The queen of crime has not always received cinematic treatment appropriate to her status. The earliest Agatha Christie adaptations were quota quickies, made when legislation favoured fast cheap films from British sources. Even the much-loved Margaret Rutherford Miss Marples of the 1960s tended to play at the bottom half of the bill.
Today we expect something more regal. Sumptuous and frequently exotic surroundings. Stars, often in eveningwear, lining up to dazzle, and then being slain in a variety of imaginative ways. This precedent, however, was not set by Kenneth Branagh’s current all-star Poirot spectaculars. Four decades ago, Christie was providing material that answered the demands of audiences hungry for classy spectacle – and those of producers eager to provide it at the right price. Her fiction was ideal. It featured large groups of characters that might attract big names in search of short and pleasurable job with lots of on-screen cocktail-bibbing. Her plots were sufficiently malleable to allow the possibility of filming in locations with favourable tax regimes. (Evil Under the Sun was relocated from Devon to the Balearic Islands, where director Guy Hamilton lived beyond the reach of the Inland Revenue.)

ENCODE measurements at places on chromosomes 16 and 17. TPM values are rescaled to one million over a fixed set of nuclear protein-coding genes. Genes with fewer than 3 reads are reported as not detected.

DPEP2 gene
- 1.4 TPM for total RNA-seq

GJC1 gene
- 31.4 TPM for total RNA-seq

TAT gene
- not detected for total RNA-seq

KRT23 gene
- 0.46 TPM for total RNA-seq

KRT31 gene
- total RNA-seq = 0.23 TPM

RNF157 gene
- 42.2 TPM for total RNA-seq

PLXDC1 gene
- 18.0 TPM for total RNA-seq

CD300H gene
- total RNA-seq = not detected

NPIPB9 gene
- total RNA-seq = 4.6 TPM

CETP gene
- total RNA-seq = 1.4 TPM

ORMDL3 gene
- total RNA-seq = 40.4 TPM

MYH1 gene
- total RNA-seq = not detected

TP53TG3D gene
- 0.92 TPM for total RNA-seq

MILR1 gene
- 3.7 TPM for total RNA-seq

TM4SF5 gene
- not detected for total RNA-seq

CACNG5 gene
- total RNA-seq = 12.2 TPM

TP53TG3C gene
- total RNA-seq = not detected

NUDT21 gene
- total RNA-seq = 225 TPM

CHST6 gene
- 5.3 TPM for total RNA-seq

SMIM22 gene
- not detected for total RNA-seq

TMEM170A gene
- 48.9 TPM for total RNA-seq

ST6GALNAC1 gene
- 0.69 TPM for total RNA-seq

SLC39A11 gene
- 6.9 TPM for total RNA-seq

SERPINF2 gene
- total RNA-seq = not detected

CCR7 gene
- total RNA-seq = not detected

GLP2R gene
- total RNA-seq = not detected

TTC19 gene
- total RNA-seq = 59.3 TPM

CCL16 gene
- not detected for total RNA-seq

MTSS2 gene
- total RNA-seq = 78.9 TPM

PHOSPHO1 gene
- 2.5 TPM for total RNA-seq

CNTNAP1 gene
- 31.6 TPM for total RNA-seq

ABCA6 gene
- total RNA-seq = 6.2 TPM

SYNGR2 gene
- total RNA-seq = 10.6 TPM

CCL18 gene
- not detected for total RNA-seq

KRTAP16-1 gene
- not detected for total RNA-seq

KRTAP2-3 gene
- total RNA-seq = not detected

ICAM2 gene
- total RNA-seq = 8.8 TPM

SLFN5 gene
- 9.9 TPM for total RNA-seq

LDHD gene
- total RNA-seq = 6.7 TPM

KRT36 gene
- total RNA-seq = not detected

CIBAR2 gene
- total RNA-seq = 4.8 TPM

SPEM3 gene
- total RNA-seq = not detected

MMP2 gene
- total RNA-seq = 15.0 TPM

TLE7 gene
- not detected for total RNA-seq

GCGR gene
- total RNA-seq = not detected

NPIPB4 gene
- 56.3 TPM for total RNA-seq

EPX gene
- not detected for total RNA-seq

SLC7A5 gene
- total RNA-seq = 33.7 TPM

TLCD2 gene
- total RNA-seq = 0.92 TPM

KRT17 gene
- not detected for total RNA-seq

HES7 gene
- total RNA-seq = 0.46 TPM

The result? Gorgeously decadent entertainments that gather casts that would be impermissible under any other circumstances. Where else would you find the passengers of Murder on the Orient Express – Albert Finney, Lauren Bacall, John Gielgud, Sean Connery and Ingrid Bergman – beyond a daydream or a memorial service? And when Diana Rigg and Maggie Smith stand at the piano in Evil Under the Sun for a competitive version of Cole Porter’s ‘You’re the Top’ – to applause from James Mason and Michael York – it’s clear that they, like us, are at a swell party. It doesn’t matter very much if someone’s drink has a suspicious tang of bitter almonds.